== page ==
The launch party at Maggs for The Corvo Cult by Robert Scoble was very enjoyable. Some reports with pictures here and here. Fortunately, I resisted the temptation of buttonholing Barry Humphries and probably making a fool of myself talking about the 1890s. I've always wondered if he's read Decadent London - I asked my publisher to send him a copy on publication, but I doubt that happened. The book itself is very entertaining and would probably be of interest to non-Corvines: AJA Symons, author of the classic Quest for Corvo appears in an unflattering light as an untrustworthy individual and avid collector Donald Weeks as a belligerent obsessive - see earlier posts on Corvo. One strange mistake - twice we are told that the Corvines celebrated the centenary of his death in 1960 - he was born in 1860 and died in 1913 aged 53.
Christopher Frayling's new book on Fu Manchu and the Yellow Peril was reviewed in yesterday's Guardian. It's a pity that Lord of Strange Deaths was not out last year as was intended as it's unlikely to be reviewed, given the fact that this book with a major publisher is already on the market. I have to say this is not a new experience for me in the dog-eat-dog world of publishing. The book is still being worked on and is unlikely to appear for the talk in December I would imagine.
Frayling's book is an admirable attempt to cut through the more fantastic aspects of Rohmer's biography - rather than revealing any new information about him, he trawls through the types of newspapers and journals that Rohmer wrote for in the period just prior to the First World War, uncovering the roots of the spread of Yellow Peril coverage in England and the appearance of proto-Fu Manchu figures in their pages. I found this the most interesting part of the book - it clearly showed the influences, not just on Rohmer, but on an entire population, of this type of journalism. The historical side of things was less sure I felt, but the final chapter on the long lingering death of Rohmer's fiendish villain in popular culture is characteristically encyclopedic. There was stuff in there that I knew nothing about, but then Frayling had access to archives in the US that I had no chance of seeing and presumably had some funding for his efforts. The illustrations are imaginative and excellent.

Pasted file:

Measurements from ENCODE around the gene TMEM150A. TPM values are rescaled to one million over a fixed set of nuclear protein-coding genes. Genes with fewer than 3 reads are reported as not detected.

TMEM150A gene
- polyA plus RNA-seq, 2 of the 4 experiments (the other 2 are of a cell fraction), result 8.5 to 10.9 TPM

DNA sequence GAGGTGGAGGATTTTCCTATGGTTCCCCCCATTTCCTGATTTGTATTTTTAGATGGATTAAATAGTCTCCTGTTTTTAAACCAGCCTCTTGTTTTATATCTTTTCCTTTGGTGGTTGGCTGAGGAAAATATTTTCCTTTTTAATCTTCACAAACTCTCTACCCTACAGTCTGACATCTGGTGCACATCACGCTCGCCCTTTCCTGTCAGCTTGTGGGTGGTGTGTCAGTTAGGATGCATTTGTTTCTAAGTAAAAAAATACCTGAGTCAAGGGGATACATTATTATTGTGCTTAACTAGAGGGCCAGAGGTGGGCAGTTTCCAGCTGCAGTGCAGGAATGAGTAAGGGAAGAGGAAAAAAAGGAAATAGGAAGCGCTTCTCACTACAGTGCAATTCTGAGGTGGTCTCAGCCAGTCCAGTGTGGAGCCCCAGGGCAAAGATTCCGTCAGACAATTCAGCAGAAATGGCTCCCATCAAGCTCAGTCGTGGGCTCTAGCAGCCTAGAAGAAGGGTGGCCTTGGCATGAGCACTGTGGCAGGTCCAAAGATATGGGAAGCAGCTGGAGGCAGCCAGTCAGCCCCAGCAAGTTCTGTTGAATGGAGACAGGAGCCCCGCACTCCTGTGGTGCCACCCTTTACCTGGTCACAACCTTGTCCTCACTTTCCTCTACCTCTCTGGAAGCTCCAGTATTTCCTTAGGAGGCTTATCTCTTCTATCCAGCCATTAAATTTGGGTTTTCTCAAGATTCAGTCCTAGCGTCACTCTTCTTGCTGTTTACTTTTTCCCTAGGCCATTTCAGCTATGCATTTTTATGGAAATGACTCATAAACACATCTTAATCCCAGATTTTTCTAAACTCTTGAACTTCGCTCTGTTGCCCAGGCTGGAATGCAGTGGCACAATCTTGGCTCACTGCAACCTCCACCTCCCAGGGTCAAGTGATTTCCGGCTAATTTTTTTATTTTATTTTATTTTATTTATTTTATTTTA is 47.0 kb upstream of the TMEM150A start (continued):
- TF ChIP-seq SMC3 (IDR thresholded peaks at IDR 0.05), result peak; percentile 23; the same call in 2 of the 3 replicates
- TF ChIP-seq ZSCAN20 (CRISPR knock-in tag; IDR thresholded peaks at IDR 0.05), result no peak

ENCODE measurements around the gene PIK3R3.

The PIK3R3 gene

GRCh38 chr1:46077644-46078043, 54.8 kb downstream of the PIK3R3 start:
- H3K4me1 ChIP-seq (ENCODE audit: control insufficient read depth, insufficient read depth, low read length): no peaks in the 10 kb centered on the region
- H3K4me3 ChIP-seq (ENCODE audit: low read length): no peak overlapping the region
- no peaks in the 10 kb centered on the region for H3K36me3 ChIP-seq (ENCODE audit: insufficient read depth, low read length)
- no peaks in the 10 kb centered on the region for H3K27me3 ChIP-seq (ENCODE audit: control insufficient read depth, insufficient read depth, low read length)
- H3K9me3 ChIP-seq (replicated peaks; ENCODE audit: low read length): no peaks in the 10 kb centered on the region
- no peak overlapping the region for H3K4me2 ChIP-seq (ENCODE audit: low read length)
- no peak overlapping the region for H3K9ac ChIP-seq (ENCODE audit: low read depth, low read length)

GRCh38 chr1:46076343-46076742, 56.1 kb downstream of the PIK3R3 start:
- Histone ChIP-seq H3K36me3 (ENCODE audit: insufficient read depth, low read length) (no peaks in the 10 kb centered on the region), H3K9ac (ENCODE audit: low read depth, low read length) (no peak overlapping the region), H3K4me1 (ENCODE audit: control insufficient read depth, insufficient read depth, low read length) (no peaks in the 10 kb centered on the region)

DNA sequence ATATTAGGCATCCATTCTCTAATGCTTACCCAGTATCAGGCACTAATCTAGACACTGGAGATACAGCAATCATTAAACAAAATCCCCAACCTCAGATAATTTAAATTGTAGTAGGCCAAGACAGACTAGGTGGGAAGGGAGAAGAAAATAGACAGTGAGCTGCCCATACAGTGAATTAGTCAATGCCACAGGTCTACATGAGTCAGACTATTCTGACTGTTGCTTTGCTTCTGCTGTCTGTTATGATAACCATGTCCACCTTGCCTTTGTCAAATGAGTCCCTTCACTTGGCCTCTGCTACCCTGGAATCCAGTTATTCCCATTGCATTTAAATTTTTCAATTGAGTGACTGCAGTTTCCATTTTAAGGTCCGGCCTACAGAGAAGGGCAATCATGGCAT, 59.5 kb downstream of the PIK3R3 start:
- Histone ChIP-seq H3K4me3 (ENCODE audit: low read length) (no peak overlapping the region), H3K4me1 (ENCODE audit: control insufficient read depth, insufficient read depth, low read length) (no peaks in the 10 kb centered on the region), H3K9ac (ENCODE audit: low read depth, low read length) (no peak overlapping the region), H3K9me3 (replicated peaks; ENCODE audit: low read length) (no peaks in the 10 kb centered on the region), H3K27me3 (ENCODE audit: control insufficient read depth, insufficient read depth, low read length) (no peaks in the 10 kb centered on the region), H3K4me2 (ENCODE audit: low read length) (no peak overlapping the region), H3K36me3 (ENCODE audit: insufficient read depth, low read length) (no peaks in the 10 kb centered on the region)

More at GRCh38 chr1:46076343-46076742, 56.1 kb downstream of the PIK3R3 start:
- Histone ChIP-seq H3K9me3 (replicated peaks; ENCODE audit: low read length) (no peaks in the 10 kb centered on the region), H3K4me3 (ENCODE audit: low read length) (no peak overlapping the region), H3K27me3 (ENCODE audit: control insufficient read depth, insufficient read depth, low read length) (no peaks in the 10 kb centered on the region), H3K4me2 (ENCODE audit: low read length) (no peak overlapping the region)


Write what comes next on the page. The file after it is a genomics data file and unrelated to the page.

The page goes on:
However, from this week I plan to work solely on my next Accumulator Press book, which is about 25% done, with the aim of publishing it myself as soon as possible. It will revisit a couple of subjects I've covered in the past, but in more detail and will hopefully be attractively designed, by me and the street artist Stewy and his partner, like Netherwood.
Talking of Netherwood, I recently subscribed to the British Newspaper Archive which includes a long run of the Hastings and St Leonards Observer and have gone through every reference therein to Netherwood. Fortunately it doesn't appear that I missed much in plodding for weeks through the microfilm version, but one area that I couldn't face scanning every week was the ad section in which for example the date of the sale of Netherwood by Vernon and Johnnie Symonds was recorded. On 21st December 1949 it was sold to Harry J Kaye and his wife. In February 1951 a case was recorded in the County Court, with Vernon Symonds claiming a £99 balance on the sale; the plaintiffs eventually withdrew their action and the defendants agreed to pay £75.
Returned from the beautiful Wiltshire town of Malmesbury, where I spoke at the Philosophytown Festival, much expanded from my previous visit and covering much more ground. Michael Cuthbert and his team of volunteers have produced something of great worth here - it's a very low-key affair and all the better for it. Mark Vernon, who lectured on 'The Good Life' according to the ancient Greeks, is an excellent speaker and I should search out some of his books - unlike me, he didn't bring his books along to sell.
I have to confess that I wasn't very impressed by the Syd Arthur concert in Brighton a couple of weeks ago. For once, I probably was the oldest person there - very young and enthusiastic crowd, but I just couldn't get excited about the music I was hearing. Their much-vaunted 'Canterbury Scene' sound' (one of my favourite genres) was conspicuous by its absence in my opinion, although one member played multiple instruments a la Geoffrey Richardson in Caravan - for some reason the music of Dave Brubeck kept popping into my head. Incidentally, one group from that period who I never heard at the time was Egg who made some very interesting music, as I've discovered recently. A very late arrival home marred by train delays made me question the wisdom of travelling quite so far to concerts.
Another recent arrival in the now hugely overcrowded world of underground London books is Subterranean London compiled by intrepid urban explorer and academic Bradley Garrett. A friend managed to get me a signed copy at the recent launch, which I couldn't attend. It's possible I might meet Mr Garrett some day.
At the moment the news on the Sax Rohmer book Lord of Strange Deaths is looking good, although apparently it's still touch and go whether it will come out this year. Pity if it doesn't as I went to the trouble of arranging a promotional event for it on 11th December. By chance I caught one of the contributors Christopher Frayling talking on the Today programme yesterday about the Yellow Peril, Fu Manchu, and Western images of China. It will be a real shame if our book doesn't come out in 2014, as it's already a year late. Despite what it says on bookseller sites the book is likely to be around 350 pages in length, possibly more.
The same publisher is bringing out a new book on the Cult of [Baron] Corvo (see previous posts here). I'm very much hoping to be able to get to the launch at Maggs Bros next week.